- NATO Kosovo Force
- Operation Enduring Freedom
- Operation Freedom’s Sentinel
- Operation Inherent Resolve
- Operation Iraqi Freedom
- Operation New Dawn
- Operation Odyssey Lightning
- Operation Spartan Shield
- U.S. Africa Command Operations
- U.S. Central Command operations
- The People Behind The Sacrifice
Army Pvt. 2 Jason M. Ward
Died October 22, 2003 Serving During Operation Iraqi Freedom
25, of Tulsa, Okla.; assigned to 2nd Battalion, 70th Armored Regiment, 1st Armored Division, Fort Riley, Kan.; died Oct. 22 of non-combat related injuries in Baghdad.
Wife has questions about how soldier husband died
TULSA, Okla. — Jordan Ward has questions about how her soldier husband died but the Army hasn’t provided many answers.
Pvt. Jason M. Ward had complained that he wasn’t feeling well when he called home from Iraq. But the Army’s description of Jason Ward’s death in Baghdad as “non-combat related” didn’t include if the stomach and intestinal problems he had played a role.
For the last several weeks, the illness seemed to worsen and, according to a phone call he made to his mother last week, the Army was sending him back to the United States, presumably for treatment.
The family expected to see the 25-year-old by the weekend.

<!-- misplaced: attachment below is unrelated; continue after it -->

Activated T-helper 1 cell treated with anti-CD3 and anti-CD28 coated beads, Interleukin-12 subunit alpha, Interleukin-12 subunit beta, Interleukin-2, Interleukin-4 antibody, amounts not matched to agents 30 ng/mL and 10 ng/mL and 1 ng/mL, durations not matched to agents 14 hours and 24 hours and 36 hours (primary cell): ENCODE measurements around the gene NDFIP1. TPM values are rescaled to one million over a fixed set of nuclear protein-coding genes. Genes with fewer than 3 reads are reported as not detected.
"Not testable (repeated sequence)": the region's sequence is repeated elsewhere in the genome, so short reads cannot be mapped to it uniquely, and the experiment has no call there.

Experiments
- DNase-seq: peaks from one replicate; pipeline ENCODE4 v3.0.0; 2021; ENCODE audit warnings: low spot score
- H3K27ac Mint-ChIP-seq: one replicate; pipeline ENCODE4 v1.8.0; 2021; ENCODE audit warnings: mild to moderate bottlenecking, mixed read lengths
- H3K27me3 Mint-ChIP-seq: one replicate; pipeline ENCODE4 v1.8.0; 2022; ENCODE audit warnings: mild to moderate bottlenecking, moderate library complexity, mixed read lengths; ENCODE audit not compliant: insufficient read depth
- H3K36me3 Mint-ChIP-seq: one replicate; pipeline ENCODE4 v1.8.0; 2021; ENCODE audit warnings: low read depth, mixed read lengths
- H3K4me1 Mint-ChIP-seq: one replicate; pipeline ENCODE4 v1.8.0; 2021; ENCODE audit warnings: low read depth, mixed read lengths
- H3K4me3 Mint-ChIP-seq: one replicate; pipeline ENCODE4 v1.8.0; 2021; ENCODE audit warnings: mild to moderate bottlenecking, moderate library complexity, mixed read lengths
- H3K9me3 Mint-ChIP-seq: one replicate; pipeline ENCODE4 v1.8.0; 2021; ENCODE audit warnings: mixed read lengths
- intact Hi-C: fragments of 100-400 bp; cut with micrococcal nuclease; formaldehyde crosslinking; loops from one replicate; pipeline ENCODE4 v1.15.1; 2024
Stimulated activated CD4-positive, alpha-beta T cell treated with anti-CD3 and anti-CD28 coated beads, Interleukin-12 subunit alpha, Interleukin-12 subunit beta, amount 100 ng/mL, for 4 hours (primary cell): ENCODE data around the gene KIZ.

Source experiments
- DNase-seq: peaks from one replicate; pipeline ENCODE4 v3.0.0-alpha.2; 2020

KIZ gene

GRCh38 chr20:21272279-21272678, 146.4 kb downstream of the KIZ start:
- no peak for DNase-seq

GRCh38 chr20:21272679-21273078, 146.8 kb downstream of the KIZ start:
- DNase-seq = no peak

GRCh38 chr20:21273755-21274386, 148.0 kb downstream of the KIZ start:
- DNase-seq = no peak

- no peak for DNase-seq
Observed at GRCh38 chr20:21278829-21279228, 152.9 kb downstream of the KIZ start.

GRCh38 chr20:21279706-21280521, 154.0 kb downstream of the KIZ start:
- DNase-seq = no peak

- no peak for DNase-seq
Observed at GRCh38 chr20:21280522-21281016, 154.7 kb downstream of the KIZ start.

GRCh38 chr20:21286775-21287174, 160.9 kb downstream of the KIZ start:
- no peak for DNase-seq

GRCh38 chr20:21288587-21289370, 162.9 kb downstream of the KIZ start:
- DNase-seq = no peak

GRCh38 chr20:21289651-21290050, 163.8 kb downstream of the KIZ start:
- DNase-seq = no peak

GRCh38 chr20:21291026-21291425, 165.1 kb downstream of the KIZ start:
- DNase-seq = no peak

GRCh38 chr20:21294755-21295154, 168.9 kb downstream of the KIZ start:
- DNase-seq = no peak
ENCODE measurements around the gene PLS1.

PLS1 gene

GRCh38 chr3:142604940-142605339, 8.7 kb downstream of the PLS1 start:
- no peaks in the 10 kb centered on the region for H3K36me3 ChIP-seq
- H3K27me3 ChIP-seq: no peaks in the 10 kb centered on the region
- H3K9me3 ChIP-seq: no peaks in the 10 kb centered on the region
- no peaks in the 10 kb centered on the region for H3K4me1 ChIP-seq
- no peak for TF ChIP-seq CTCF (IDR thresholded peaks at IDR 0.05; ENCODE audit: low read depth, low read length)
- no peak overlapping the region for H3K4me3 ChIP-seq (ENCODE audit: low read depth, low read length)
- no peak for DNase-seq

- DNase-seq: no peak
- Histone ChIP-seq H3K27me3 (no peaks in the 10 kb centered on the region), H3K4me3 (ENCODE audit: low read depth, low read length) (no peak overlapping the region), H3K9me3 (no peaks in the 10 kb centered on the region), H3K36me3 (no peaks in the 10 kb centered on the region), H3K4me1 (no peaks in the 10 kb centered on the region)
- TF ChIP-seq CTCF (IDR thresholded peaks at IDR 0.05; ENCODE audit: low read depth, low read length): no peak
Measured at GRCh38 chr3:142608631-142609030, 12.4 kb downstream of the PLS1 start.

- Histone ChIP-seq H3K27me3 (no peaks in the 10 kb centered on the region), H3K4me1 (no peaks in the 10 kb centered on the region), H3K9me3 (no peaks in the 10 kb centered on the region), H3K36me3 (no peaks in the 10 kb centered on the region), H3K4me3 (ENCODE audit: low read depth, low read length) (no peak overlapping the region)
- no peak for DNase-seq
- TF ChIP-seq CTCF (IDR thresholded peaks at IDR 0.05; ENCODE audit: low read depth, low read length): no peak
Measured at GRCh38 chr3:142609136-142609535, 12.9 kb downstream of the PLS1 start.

“It was the hardest thing I’ve ever had to do, telling our son that he wasn’t going to see his father again after all,” Jordan Ward said. “He took it really bad.”
Jordan Ward, whose husband’s unit was part of the 1st Armored Division that was sent to the Middle East in March, said the family just wants to know what happened.
“I think there was something going on, but I don’t know what it was, except that he had been sick and wasn’t feeling well.”
Ward joined the Army in April 2002, planning to make it his lifelong profession.
Jordan and Jason Ward were high-school sweethearts. She gave birth to their first son soon after they graduated from Broken Arrow High School in 1997. They also have a 2-year-old son.
“He had talked about the Army off and on since high school, but he didn’t want to be away from the boys all the time,” Jordan Ward. “Then we started talking about it again, and we thought it would be a good thing for us.”
A funeral was scheduled for Oct. 30 in Broken Arrow and a burial with full military honors will follow.
Ward had been stationed at Fort Riley, Kan., about 65 miles west of Topeka.
“I just want people to know he was a great husband, a great guy,” Jordan Ward said. “And this is going to be a very different place without him.”